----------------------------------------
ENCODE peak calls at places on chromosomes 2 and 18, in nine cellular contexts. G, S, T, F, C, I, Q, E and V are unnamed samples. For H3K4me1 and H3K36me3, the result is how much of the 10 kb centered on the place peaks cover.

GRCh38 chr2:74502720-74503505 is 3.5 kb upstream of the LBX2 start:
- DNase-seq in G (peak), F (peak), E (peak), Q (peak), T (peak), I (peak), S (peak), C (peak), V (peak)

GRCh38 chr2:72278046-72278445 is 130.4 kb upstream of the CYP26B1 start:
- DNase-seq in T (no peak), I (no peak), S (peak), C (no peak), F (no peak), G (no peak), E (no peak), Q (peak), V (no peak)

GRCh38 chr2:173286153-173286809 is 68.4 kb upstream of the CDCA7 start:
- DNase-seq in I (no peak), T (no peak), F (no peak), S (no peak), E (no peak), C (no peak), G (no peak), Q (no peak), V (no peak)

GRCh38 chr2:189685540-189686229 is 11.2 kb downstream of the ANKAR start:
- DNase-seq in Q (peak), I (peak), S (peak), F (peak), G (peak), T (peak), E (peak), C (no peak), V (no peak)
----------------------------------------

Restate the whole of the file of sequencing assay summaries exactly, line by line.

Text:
ENCODE peak calls at places on chromosomes 2 and 18, in nine cellular contexts. G, S, T, F, C, I, Q, E and V are unnamed samples. For H3K4me1 and H3K36me3, the result is how much of the 10 kb centered on the place peaks cover.

GRCh38 chr2:74502720-74503505 is 3.5 kb upstream of the LBX2 start:
- DNase-seq in G (peak), F (peak), E (peak), Q (peak), T (peak), I (peak), S (peak), C (peak), V (peak)

GRCh38 chr2:72278046-72278445 is 130.4 kb upstream of the CYP26B1 start:
- DNase-seq in T (no peak), I (no peak), S (peak), C (no peak), F (no peak), G (no peak), E (no peak), Q (peak), V (no peak)

GRCh38 chr2:173286153-173286809 is 68.4 kb upstream of the CDCA7 start:
- DNase-seq in I (no peak), T (no peak), F (no peak), S (no peak), E (no peak), C (no peak), G (no peak), Q (no peak), V (no peak)

GRCh38 chr2:189685540-189686229 is 11.2 kb downstream of the ANKAR start:
- DNase-seq in Q (peak), I (peak), S (peak), F (peak), G (peak), T (peak), E (peak), C (no peak), V (no peak)